Your School. Your Paper. Since 1936.

The Suffolk Journal

Your School. Your Paper. Since 1936.

The Suffolk Journal

Your School. Your Paper. Since 1936.

The Suffolk Journal

Suffolk professor telling stories through film

Jeremy+Levine+is+an+award-winning+documentarian+and+an+assistant+professor+at+Suffolk.
Michael J. Clarke
Jeremy Levine is an award-winning documentarian and an assistant professor at Suffolk.

When he isn’t in the classroom, Suffolk University’s Assistant Professor Jeremy Levine spends his free time directing and writing award-winning documentaries. 

Levine began dreaming of storytelling when he was a little kid, inspired by his father who was a writer. 

It wasn’t until high school that he discovered documentaries were his passion.

“I started seeing these films that just blew me away and made me see the world in a new way. And I was like oh my god, I want to do that. I want to be a part of that,” Levine said.

Around the same time, Levine took a trip to Israel and was exposed to the discrimination that the Arab population faces. He was inspired to create change. 

“The world has a lot of problems and we all have a responsibility to do something,” Levine said.

Levine said this trip was a pivotal moment in his life. He realized that documentaries would not only allow him to tell stories, but could give a platform to those who needed to be heard. 

As an independent filmmaker, Levine ends up doing a bit of everything in terms of production. He is the writer, researcher, fundraiser and publicity manager, all with the help of his crew. He describes the hardest part of his job as figuring out how to translate the complexity of life into a story. 

Levine has published five documentaries so far. He received an Emmy award for “Good Fortune,” and a Gold Award Best Documentary for “For Ahkeem.” His work has been screened at over 100 global festivals such as “International Film Festival Berlin” and “Independent Film Festival Boston.”

Levine’s most recent film, “For Ahkeem,” was released in 2017 and focuses on the school to prison pipeline in St. Louis, Mo. The documentary follows Daje Shelton as she begins her journey at a criminal rehabilitation school after being expelled from her public school in the area.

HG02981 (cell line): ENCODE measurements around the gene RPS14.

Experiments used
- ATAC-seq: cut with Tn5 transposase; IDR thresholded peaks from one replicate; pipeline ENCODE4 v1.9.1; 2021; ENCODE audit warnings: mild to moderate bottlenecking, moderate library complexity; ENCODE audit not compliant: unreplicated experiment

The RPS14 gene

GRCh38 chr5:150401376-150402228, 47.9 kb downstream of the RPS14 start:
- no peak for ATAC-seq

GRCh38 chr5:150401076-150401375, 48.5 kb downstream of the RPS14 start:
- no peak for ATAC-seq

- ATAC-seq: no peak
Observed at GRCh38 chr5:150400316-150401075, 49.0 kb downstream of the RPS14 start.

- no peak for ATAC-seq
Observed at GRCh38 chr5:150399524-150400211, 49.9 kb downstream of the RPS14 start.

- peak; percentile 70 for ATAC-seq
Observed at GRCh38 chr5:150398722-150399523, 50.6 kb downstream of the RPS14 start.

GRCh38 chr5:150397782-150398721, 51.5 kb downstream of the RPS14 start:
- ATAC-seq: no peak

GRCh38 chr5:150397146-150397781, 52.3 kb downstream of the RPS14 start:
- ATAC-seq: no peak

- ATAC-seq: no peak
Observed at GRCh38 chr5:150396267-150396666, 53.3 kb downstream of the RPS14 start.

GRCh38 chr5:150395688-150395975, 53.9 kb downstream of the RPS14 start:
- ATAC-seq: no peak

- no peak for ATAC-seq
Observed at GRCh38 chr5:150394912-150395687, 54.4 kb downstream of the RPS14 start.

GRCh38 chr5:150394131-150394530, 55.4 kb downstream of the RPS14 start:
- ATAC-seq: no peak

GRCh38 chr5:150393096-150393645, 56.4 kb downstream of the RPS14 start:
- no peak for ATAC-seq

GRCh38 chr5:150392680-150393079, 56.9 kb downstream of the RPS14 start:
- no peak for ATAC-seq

The film is emotional and eye-opening to the horrors that Black children face in the American criminal justice system.

“For Ahkeem” took three years in total to make, with the first chunk of that time spent exploring the school and the ideas of where to take the story. After interviewing students, all with incredible stories, the crew landed on Shelton as their main subject. 

“She immediately stood out to us all as just an incredible young woman who is very outgoing and also very excited about working with us to tell her story. Her passion for that is what made us really excited to tell her story,” Levine said, adding that he is still in contact with Shelton today. 

Levine is currently working on a project with his brother that he said breaks the boundaries between documentary and fiction. He described the film as one that focuses on mental health through the lens of horror films. He is using this film as an opportunity to explore his relationship with his brother, the ethics of documentary filmmaking and the ways in which we try to grapple with moments in our pasts. 

In his classroom, Levine tells his students that the key to success is passion and knowing why it is that you are putting in the effort.

“Everything else we can learn, and we can improve upon, but without that passion, and without knowing what it is that drives us, it’s going to make that journey a lot harder,” Levine said. “Once we discover that passion, it can give us that energy to push through and bring that story out into the world.”

You can stream “For Ahkeem” on Amazon Prime and Hulu.

Follow Alida on Twitter @alidabenoit.

Leave a Comment
Donate to The Suffolk Journal
$0
$1050
Contributed
Our Goal

Your donation will support the student journalists of Suffolk University. Your contribution will allow us to cover our annual website hosting costs.

More to Discover
About the Contributor
Alida Benoit
Alida Benoit, Asst. Arts & Culture Editor | she/her
Alida is a sophomore Graphic Design major from Brunswick, Maine. Her passions include reading, writing, listening to music, and playing with her dog, Sirius Black. After graduation, she hopes to work for a publishing company and travel the world. Follow Alida on Twitter @AlidaBenoit  
Donate to The Suffolk Journal
$0
$1050
Contributed
Our Goal

Comments (0)

All The Suffolk Journal Picks Reader Picks Sort: Newest

Your email address will not be published. Required fields are marked *

Activate Search
Suffolk professor telling stories through film